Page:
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Hate crime charges added against O.C. church shooter accused of targeting Taiwanese: DA



A Las Vegas man accused of killing a doctor and injuring five others in a shooting at a Laguna Woods church last month has now been charged with hate crime enhancements, officials announced Friday.

David Wenwei Chou, 68, was already charged with murder, premeditated attempted murder, possession of an explosive device, and felony enhancements of lying in wait and personal discharge of a firearm causing death in connection with the May 15 attack at Geneva Presbyterian Church on El Toro Road.

Following the shooting, Orange County Sheriff Don Barnes described the attack as being “politically motivated,” saying that there was evidence that Chou was targeting the Taiwanese community.

 “It is believed the suspect involved was upset about political tensions between China and Taiwan,” the sheriff said at the time.

Now, prosecutors have amended the complaint to add the five hate crime enhancements, saying that Chou “intentionally killed his victim because of his race, color, religion, nationality, or country of origin.”

“After a review of additional evidence in this case, the Orange County District Attorney’s Office has filed an amended criminal complaint to include hate crime allegations,” DA Todd Spitzer said in a statement.

Chou faces a maximum sentence of death if convicted on all charges.

The attack happened during a lunch banquet after morning service at the church, where around 50 people were gathered. They were members of the Irvine Taiwanese Presbyterian Church, which was using the church for its services.

As the festivities went on, the gunman entered the church, mingled with congregants and then “methodically” placed bags of Molotov cocktails and ammunition around the hall, secured the doors with chains and tried to disable locks with superglue, the sheriff said.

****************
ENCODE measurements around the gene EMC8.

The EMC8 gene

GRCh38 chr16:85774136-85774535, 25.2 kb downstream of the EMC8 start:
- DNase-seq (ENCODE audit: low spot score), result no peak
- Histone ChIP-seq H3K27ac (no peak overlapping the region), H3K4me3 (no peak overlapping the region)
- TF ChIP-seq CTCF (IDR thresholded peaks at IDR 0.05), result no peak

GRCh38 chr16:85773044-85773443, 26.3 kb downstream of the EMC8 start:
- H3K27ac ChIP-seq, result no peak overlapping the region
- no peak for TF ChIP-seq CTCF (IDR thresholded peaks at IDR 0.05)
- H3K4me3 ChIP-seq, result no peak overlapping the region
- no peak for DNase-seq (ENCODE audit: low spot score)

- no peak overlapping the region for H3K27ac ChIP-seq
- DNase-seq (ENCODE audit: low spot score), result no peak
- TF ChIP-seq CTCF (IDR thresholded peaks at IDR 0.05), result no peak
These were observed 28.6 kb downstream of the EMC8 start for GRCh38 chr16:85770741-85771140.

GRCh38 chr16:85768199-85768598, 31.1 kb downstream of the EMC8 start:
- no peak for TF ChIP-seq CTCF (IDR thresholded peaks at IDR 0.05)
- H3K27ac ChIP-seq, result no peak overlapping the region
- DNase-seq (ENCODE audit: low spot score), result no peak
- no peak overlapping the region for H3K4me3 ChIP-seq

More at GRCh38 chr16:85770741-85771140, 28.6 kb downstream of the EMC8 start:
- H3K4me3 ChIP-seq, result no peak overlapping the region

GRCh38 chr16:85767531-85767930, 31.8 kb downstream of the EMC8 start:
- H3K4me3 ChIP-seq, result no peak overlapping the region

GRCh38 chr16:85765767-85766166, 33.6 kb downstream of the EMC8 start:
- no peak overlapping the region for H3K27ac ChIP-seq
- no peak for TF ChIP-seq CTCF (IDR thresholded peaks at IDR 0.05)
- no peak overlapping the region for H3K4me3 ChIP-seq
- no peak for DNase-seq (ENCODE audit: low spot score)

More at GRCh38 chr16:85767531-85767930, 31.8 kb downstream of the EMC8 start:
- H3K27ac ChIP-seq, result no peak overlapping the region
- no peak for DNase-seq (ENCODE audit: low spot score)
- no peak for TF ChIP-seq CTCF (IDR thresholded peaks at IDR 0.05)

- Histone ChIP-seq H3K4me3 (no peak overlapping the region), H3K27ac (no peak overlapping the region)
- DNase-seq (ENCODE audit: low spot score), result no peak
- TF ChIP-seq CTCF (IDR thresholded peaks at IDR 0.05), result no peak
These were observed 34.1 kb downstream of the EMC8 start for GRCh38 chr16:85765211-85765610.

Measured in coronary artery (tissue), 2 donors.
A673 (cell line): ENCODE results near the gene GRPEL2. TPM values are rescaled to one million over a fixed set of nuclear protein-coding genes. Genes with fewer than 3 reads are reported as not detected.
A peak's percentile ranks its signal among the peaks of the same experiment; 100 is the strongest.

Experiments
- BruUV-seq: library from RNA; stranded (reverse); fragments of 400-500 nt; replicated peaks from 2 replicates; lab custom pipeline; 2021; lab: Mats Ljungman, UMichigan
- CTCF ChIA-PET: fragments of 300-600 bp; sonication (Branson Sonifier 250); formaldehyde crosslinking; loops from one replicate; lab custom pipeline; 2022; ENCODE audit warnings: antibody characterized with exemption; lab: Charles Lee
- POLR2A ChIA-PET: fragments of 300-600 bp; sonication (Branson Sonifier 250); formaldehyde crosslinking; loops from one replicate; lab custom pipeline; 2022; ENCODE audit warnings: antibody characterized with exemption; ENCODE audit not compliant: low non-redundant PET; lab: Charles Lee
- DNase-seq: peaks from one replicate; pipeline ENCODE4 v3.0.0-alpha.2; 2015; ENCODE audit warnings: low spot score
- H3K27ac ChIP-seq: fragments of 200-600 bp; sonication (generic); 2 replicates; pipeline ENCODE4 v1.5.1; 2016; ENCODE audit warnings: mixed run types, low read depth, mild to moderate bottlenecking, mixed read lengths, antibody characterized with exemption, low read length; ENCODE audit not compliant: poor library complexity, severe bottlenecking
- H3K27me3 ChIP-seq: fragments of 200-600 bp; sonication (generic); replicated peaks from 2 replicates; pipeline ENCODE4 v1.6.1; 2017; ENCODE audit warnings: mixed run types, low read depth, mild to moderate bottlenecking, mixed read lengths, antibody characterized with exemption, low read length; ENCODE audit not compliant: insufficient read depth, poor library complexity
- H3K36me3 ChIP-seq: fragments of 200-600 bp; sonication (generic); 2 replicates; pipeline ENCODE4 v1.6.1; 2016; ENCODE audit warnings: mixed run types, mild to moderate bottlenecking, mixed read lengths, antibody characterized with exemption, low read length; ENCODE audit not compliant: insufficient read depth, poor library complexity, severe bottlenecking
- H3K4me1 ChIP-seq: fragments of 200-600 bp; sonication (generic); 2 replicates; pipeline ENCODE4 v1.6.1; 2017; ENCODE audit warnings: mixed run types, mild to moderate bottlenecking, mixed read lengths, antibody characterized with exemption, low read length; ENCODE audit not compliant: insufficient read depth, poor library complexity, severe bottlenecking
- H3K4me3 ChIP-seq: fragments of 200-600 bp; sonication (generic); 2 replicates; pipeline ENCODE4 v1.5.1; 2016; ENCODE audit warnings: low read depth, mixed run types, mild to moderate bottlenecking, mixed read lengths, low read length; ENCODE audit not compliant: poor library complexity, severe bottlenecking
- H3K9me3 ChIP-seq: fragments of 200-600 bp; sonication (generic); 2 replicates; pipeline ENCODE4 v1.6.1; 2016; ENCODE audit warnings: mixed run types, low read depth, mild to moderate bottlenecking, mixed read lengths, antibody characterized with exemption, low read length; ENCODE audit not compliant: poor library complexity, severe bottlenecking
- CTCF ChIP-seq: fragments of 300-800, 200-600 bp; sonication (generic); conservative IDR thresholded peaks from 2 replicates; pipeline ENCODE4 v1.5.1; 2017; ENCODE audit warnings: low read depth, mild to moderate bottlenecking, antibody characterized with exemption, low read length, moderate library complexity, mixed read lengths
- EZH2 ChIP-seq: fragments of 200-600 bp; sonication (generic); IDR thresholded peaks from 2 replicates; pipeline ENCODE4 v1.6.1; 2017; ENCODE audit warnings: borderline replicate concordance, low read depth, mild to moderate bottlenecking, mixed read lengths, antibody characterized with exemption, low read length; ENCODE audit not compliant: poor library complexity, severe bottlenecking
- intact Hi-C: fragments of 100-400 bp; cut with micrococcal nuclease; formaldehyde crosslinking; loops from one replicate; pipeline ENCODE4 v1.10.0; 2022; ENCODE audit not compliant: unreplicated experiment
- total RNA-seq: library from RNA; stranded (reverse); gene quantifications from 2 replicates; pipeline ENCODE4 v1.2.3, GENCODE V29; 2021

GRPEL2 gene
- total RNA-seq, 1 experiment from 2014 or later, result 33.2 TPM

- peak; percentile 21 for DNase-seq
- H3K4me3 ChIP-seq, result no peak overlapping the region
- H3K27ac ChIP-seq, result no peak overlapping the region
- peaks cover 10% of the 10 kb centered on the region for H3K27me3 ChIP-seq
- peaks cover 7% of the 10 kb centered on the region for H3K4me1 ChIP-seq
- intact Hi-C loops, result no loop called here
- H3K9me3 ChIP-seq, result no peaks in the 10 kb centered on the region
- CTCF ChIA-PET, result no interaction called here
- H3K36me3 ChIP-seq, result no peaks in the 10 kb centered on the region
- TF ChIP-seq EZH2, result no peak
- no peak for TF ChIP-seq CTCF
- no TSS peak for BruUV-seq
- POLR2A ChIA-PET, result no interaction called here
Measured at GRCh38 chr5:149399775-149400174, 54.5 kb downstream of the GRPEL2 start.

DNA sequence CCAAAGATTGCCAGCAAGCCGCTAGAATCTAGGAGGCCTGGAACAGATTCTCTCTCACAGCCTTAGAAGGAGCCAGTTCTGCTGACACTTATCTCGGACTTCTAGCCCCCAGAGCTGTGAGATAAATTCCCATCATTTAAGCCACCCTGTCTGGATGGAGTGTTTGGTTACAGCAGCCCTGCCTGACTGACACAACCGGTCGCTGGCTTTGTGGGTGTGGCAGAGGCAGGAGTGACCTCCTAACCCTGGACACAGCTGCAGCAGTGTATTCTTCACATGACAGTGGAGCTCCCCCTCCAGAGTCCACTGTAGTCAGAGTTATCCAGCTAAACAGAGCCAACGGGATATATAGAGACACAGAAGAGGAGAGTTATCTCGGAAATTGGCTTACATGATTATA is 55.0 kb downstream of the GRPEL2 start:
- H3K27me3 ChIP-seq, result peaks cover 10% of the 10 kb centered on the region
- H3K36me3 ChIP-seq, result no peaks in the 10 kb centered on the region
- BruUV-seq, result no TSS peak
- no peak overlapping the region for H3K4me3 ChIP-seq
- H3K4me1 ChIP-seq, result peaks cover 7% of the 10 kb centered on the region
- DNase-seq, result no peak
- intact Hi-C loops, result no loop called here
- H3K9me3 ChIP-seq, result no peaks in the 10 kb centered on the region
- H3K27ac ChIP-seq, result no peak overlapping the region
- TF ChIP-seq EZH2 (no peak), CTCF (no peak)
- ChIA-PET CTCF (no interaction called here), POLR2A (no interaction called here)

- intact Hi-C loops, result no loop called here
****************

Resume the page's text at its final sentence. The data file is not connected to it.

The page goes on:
With the parishioners trapped inside, he then opened fire, striking multiple people.

In an effort to stop the rampage, 52-year-old Dr. John Cheng tackled the gunman.

Cheng, who was described as a “hero,” was then shot and killed in the process of taking down the attacker, the sheriff said.

Five other people were also struck by gunfire, including an 86-year-old woman and four men aged 66, 92, 82 and 75. 

The shooting came to an end when, after the doctor tackled the gunman, the church’s congregants overpowered the suspect and hog-tied him with an extension cord until first responders arrived, authorities said.

During the struggle, a pastor hit the gunman with a chair, enabling the congregants to subdue him, the sheriff said.

Deputies were able to find a door they could breach and forced entry into the church to take the suspect into custody.

Chou had driven to Orange County from Nevada the day before the attack, officials said.

After his arrest, authorities said they found notes written in Mandarin in Chou’s car that showed “hatred of the Taiwanese people.”

“I believe his hatred of Taiwan manifested when he was residing there in previous years, possibly in his youth,” Barnes said of Chou, adding that the suspect’s wife currently lives in Taiwan.

The sheriff called the attack “one of the most horrific hate crimes I’ve seen,” adding that many more people may have lost their lives if it weren’t for the actions of the doctor and other congregants.

Chou is scheduled to be arraigned on August 19. He is being held on no bail.



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